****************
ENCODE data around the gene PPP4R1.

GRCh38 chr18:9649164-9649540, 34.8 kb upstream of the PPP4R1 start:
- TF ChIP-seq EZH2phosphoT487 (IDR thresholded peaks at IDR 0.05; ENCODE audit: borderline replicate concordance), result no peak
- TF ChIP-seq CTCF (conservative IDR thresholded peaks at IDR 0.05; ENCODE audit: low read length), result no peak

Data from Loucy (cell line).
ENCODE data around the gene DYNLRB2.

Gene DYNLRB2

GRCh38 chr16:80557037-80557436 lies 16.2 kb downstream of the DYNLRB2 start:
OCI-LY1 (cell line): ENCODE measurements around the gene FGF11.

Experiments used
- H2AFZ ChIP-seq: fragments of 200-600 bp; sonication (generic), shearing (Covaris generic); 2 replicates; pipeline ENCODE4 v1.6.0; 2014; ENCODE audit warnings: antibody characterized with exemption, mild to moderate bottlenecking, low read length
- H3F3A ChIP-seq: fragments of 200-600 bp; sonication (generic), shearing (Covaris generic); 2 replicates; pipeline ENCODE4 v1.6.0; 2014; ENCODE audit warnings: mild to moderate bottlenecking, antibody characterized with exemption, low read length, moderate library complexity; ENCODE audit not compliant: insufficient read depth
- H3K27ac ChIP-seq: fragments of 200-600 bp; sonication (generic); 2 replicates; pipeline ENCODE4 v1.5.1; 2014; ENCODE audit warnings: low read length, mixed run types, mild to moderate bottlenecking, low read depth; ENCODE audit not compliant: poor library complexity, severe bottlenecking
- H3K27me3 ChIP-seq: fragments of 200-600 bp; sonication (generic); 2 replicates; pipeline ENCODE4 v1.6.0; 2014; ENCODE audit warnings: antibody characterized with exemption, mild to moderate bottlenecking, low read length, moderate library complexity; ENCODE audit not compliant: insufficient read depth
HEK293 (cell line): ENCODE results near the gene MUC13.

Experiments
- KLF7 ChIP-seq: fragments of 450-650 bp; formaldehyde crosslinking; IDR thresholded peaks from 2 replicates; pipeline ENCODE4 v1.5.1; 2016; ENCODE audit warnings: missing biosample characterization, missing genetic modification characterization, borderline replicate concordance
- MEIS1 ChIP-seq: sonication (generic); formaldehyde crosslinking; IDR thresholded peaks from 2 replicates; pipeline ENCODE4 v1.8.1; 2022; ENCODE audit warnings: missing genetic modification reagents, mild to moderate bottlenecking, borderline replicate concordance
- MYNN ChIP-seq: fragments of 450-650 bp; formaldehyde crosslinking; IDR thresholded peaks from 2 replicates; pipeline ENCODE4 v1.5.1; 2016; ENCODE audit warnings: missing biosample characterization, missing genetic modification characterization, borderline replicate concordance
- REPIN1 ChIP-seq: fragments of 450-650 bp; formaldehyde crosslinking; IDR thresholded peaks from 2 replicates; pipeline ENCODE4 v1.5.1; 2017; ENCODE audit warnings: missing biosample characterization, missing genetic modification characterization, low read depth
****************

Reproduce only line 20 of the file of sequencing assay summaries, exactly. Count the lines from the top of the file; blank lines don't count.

- REPIN1 ChIP-seq: fragments of 450-650 bp; formaldehyde crosslinking; IDR thresholded peaks from 2 replicates; pipeline ENCODE4 v1.5.1; 2017; ENCODE audit warnings: missing biosample characterization, missing genetic modification characterization, low read depth